Evidence shows ‘bias’ against boys in teacher assessments, exam regulator says

Bias against disadvantaged pupils and those with special educational needs ‘common findings’, literature review says

Zoe Tidman
Tuesday 18 May 2021 22:21
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Teachers will be setting grades for GCSE and A-levels this year
Teachers will be setting grades for GCSE and A-levels this year

Evidence points towards a “slight bias” against boys in teacher assessments, according to England’s exam regulator.

Ofqual also said in a new report that bias against disadvantaged pupils and those with special educational needs were “common”.

It comes as teachers will set GCSE and A-level grades in England this summer after exams were cancelled for the second year in a row due to disruption caused by the coronavirus pandemic.

The system is designed to mark students on the standard they are performing at, rather than their potential, and allows schools to use a wide range of evidence to back up judgements, including exam-style questions and homework.

On Monday, Ofqual published a literature review of studies exploring bias in teacher assessment.

The regulator said there was “no exact parallel” between the studies it looked at and grading this year, given the “unique circumstance under which teacher judgements are called upon for summer 2021”.

Its report said: “With respect to teacher assessment, evidence of teacher bias in relation to gender is mixed, but a slight bias in favour of girls (or against boys) is a common finding.”

Evidence on ethnicity and teacher assessments were “mixed”, with findings showing bias against and in favour of each minority group compared to the majority group, as well as findings suggesting no bias at all, Ofqual said.

The report added: “Evidence on disadvantage and special educational needs (SEN) is less mixed, with bias against the more disadvantaged (or in favour of the less disadvantaged) and bias against pupils with SEN (or in favour of those without) being common findings.”

It said “the greater subjectivity of teacher assessment” means this form of grading is “more vulnerable to bias than test-based assessment”.

Ofqual said it was “important for teachers to be aware of the potential risks to the validity of their judgements” and for them to “take steps to mitigate them by following Ofqual’s objectivity guidance”.

A blog from the regulator, published alongside the report, said: "Because there is more opportunity for bias to creep in to teacher-based results than test-based results, divergence of this sort is more likely to represent bias in the teacher-based results."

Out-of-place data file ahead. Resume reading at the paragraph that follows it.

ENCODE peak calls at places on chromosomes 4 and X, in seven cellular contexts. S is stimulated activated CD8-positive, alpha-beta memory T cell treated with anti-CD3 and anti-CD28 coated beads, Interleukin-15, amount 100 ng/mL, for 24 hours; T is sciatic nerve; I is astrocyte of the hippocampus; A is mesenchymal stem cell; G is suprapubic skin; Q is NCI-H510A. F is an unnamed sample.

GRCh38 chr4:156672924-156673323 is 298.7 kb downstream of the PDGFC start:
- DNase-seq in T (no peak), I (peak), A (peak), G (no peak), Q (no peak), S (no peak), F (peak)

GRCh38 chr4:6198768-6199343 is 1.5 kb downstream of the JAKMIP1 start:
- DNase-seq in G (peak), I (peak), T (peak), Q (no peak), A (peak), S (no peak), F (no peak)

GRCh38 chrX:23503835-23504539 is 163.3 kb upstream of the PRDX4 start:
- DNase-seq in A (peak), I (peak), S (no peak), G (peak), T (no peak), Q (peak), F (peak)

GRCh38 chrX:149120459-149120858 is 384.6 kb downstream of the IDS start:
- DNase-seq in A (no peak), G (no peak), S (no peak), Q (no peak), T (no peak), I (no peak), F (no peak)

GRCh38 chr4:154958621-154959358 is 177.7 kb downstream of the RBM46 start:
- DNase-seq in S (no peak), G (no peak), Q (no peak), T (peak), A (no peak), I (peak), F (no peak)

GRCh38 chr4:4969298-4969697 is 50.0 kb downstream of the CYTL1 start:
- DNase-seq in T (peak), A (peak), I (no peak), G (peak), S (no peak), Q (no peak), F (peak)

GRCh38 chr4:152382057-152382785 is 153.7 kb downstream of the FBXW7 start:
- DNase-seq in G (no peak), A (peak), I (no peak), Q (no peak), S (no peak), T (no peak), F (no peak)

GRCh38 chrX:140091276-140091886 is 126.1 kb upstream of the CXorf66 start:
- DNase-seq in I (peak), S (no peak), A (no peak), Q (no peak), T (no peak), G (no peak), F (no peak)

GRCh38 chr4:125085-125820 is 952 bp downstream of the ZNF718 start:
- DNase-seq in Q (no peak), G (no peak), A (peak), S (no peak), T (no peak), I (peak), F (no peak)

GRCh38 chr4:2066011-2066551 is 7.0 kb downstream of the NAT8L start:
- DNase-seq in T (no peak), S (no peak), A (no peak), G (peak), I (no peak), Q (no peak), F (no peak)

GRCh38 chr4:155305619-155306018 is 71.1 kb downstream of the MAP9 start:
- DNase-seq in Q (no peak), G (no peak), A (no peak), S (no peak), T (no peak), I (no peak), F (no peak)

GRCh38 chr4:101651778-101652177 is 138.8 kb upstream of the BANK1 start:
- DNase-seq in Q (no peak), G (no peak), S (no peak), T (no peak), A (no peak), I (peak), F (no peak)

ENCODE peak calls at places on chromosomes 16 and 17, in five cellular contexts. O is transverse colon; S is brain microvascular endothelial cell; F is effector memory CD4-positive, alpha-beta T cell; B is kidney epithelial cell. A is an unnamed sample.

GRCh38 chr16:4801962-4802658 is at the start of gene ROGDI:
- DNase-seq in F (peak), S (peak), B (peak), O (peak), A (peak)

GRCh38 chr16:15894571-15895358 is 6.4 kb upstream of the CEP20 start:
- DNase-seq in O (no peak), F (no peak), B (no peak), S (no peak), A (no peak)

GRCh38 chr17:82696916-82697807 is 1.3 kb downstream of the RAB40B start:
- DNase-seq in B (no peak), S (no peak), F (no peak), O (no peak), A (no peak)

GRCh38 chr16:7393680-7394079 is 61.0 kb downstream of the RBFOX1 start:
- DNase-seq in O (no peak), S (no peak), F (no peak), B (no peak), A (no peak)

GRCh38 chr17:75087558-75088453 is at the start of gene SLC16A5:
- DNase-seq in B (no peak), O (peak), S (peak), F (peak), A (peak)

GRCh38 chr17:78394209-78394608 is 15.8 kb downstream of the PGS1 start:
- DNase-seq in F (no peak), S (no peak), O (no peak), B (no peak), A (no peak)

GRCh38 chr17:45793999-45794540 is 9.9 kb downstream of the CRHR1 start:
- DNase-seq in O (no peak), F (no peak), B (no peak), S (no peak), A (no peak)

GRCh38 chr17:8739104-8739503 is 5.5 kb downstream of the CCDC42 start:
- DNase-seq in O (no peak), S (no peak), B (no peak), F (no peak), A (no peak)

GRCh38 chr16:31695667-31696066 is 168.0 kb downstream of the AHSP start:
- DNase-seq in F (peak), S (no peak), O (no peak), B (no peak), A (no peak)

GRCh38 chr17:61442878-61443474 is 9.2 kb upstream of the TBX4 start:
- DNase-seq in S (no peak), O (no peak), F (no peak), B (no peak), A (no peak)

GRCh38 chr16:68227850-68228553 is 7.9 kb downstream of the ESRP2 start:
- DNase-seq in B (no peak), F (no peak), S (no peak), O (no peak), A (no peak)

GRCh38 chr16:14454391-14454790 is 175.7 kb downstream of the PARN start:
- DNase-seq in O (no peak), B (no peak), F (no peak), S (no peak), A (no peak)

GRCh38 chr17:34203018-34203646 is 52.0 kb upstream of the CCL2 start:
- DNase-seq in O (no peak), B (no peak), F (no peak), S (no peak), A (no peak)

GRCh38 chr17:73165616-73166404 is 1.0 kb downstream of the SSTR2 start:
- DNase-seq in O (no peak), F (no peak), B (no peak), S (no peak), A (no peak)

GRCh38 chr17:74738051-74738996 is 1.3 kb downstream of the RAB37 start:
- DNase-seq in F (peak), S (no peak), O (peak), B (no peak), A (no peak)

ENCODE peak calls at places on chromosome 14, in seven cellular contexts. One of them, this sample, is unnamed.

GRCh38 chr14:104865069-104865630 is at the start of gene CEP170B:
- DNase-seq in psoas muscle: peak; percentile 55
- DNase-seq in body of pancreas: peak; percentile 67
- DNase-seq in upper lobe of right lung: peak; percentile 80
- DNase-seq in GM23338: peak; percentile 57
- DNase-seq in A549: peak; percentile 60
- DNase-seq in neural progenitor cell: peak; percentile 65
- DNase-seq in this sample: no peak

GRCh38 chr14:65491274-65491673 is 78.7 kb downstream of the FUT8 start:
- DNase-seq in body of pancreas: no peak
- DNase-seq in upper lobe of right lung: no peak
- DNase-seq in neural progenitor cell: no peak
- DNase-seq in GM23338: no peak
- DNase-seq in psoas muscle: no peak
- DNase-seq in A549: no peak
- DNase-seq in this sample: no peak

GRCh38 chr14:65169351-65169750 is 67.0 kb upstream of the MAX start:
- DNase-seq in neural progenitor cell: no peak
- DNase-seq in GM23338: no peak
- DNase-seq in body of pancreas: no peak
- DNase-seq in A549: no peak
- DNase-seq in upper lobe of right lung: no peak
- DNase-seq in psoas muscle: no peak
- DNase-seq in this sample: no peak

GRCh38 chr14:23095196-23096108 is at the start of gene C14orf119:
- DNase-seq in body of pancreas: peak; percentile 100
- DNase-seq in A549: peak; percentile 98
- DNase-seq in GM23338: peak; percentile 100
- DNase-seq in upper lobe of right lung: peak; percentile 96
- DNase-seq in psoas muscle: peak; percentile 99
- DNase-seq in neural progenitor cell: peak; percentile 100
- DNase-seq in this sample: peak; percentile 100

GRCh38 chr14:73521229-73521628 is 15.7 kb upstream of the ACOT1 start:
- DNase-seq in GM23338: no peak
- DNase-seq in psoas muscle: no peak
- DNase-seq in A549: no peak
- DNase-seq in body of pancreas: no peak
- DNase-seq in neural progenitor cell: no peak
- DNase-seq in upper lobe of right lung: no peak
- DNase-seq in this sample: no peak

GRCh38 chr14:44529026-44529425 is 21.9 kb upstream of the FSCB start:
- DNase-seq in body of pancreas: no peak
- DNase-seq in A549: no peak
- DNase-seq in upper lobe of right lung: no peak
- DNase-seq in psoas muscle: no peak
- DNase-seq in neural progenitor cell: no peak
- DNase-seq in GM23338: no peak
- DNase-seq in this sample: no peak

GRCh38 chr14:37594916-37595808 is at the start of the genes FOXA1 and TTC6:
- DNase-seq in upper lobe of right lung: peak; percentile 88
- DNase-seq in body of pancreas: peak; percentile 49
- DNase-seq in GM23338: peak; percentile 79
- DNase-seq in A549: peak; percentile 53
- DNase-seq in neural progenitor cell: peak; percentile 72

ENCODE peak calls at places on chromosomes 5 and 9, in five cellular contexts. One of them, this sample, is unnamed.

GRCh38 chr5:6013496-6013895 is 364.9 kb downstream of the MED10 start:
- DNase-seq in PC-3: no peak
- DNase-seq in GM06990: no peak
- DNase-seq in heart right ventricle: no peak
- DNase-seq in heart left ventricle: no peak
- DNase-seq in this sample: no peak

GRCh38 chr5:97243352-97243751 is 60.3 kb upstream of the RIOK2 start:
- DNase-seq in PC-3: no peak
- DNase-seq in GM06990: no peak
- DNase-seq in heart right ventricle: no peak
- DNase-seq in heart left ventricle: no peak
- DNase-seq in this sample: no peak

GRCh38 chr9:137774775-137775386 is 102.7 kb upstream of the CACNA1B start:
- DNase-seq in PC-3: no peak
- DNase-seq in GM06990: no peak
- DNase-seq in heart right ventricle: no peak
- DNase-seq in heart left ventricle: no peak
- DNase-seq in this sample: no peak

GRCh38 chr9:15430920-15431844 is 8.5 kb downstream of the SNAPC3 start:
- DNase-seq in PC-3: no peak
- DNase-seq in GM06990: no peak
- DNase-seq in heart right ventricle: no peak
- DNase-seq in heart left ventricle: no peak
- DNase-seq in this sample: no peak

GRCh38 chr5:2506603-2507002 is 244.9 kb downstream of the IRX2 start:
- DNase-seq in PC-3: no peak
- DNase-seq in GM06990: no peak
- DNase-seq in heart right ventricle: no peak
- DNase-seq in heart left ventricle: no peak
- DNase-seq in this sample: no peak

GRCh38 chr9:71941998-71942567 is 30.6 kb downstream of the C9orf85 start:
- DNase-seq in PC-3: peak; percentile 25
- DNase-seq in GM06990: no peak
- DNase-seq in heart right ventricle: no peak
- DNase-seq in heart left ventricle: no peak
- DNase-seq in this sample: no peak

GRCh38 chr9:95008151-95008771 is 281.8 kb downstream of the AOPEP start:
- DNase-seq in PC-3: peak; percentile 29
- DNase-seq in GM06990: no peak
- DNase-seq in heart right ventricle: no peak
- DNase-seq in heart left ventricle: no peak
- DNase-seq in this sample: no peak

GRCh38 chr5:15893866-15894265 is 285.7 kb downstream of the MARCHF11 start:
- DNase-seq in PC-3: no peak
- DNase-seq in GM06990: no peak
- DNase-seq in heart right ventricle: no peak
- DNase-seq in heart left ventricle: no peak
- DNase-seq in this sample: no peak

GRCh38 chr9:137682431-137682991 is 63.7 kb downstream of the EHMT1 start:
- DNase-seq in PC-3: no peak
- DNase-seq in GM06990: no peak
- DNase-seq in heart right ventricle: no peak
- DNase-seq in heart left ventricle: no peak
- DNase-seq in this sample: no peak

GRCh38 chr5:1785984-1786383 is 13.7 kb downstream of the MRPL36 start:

It added: "The literature that we drew upon was fairly limited in size and it is possible that it might have been skewed to some extent by publication bias, whereby evidence of an effect occurring is more likely to get published than evidence of no effect.

"So, it doesn’t necessarily follow that teacher-assessed grades will be biased in these ways this year."

But Kate Green, Labour’s shadow educations secretary, said the Ofqual report raised “serious concerns” about this year’s grading system.

"Teachers urgently need support from the government to ensure fair, consistent grades are awarded for all students across subjects, schools and regions but ministers are abdicating responsibility,” she said.

Earlier this year, the education select committee raised concerns over this year’s grading system, which they said could lead to a “wild west” of grades for students.

Its Tory chair warned of the potential for grade inflation and a lack of consistency between schools in a letter to the education secretary.

Ms Green added: "The Conservatives’ chaotic mishandling of exam results last summer created huge amounts of stress and pupils urgently need to know what steps will be taken to guard against inconsistent grading and ensure such disruption does not happen again."

The watchdog said teachers should mitigate the risk of bias by ensuring each judgment is based "purely upon evidence of how a student has performed" putting other factors, like attitude or behaviour, to one side.

It adds that teachers should make themselves “aware of the different kinds of unconscious cognitive biases that can compromise judgements” and think about ways to minimise them.

A Department for Education spokesperson said the Ofqual research “shows that the grading system last summer did not disadvantage students, including those from disadvantaged backgrounds”.

They added: “There is a robust guidance and quality assurance in place for this summer’s assessments, including training and support, internal checks within schools and external checks by exam boards to ensure fairness.”

Additional reporting by Press Association

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